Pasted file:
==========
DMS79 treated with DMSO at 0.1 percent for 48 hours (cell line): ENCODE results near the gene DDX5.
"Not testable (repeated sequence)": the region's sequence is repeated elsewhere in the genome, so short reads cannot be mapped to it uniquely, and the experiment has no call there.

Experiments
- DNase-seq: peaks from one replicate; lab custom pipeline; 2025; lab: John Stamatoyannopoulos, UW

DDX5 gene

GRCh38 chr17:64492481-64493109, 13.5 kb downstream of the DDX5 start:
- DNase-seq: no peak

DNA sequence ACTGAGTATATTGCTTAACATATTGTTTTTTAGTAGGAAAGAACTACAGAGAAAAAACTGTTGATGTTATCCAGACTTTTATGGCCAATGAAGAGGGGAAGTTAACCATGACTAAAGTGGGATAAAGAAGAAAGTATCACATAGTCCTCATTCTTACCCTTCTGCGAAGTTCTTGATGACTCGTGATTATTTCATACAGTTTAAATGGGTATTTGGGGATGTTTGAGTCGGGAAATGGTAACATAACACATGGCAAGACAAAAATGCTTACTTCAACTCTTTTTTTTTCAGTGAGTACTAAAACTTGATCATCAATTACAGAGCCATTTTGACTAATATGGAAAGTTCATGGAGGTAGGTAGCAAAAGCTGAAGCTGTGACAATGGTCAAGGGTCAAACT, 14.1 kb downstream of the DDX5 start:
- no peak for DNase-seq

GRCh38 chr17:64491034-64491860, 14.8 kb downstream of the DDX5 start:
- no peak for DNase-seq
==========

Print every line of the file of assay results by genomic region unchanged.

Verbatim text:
DMS79 treated with DMSO at 0.1 percent for 48 hours (cell line): ENCODE results near the gene DDX5.
"Not testable (repeated sequence)": the region's sequence is repeated elsewhere in the genome, so short reads cannot be mapped to it uniquely, and the experiment has no call there.

Experiments
- DNase-seq: peaks from one replicate; lab custom pipeline; 2025; lab: John Stamatoyannopoulos, UW

DDX5 gene

GRCh38 chr17:64492481-64493109, 13.5 kb downstream of the DDX5 start:
- DNase-seq: no peak

DNA sequence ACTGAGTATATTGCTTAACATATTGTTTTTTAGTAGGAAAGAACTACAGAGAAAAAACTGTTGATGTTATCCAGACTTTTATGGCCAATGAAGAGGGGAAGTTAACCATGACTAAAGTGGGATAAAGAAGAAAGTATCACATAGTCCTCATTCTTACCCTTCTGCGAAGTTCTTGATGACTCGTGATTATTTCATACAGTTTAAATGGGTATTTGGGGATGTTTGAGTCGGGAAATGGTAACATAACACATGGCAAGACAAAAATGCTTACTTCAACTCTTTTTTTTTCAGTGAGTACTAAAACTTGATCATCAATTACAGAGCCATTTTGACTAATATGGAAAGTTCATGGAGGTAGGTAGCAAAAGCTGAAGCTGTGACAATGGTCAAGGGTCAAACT, 14.1 kb downstream of the DDX5 start:
- no peak for DNase-seq

GRCh38 chr17:64491034-64491860, 14.8 kb downstream of the DDX5 start:
- no peak for DNase-seq